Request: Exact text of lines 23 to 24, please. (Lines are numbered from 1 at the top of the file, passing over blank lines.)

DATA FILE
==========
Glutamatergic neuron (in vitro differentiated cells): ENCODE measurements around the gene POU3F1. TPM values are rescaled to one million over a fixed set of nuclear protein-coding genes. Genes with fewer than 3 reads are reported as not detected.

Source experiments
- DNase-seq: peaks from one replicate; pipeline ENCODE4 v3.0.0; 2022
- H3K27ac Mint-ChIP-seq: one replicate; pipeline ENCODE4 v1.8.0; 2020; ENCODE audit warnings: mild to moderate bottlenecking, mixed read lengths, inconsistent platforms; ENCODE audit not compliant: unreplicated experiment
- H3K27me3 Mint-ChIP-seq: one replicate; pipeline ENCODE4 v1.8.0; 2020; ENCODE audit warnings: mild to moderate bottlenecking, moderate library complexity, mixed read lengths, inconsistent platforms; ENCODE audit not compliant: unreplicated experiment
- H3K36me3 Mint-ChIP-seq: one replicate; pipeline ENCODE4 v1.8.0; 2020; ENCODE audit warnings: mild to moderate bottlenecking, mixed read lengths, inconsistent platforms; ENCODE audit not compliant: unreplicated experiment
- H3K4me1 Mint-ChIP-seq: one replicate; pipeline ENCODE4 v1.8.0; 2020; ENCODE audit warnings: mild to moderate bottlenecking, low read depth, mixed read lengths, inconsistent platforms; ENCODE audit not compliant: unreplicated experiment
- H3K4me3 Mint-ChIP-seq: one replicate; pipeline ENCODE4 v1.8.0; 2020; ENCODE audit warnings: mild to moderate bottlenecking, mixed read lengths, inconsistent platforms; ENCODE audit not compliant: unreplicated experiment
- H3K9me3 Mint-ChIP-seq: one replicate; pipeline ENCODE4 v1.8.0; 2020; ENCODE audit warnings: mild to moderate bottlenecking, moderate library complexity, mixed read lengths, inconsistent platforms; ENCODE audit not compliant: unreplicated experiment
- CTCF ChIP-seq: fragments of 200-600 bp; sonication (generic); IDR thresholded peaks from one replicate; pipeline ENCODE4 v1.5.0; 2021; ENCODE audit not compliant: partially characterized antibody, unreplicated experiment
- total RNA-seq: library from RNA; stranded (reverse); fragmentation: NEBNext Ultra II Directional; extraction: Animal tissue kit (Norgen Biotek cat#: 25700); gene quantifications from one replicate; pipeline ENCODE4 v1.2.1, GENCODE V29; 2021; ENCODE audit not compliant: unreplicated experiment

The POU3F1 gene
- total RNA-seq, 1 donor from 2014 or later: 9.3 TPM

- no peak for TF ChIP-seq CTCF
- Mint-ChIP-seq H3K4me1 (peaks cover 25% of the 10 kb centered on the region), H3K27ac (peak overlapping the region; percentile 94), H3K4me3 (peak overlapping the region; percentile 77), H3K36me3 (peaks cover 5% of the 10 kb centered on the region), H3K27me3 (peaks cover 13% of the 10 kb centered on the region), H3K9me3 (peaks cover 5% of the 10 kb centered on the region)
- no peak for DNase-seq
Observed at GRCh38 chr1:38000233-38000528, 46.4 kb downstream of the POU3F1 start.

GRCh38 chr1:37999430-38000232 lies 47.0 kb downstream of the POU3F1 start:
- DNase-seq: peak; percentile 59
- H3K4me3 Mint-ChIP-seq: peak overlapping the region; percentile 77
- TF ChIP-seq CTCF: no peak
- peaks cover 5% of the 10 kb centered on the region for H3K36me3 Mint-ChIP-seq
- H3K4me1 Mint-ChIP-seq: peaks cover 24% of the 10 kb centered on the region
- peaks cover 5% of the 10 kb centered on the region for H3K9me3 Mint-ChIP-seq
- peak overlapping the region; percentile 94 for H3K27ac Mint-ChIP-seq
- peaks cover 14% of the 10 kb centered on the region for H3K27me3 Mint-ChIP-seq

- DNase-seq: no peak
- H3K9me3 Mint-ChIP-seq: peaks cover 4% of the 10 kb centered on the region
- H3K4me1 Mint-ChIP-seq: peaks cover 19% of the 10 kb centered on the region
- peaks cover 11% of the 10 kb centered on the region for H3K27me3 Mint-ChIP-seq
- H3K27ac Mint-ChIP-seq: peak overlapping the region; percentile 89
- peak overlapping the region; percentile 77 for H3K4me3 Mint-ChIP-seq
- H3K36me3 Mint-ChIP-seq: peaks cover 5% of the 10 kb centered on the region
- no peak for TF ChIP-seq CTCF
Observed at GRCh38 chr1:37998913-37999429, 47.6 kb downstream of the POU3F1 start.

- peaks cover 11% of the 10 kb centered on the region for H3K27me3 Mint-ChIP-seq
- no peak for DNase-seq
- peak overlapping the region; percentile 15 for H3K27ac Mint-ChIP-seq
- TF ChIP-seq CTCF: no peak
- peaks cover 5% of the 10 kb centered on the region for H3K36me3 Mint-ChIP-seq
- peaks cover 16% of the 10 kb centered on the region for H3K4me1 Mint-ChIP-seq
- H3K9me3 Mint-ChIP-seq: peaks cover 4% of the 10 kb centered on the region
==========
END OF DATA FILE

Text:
- H3K4me1 Mint-ChIP-seq: peaks cover 24% of the 10 kb centered on the region
- peaks cover 5% of the 10 kb centered on the region for H3K9me3 Mint-ChIP-seq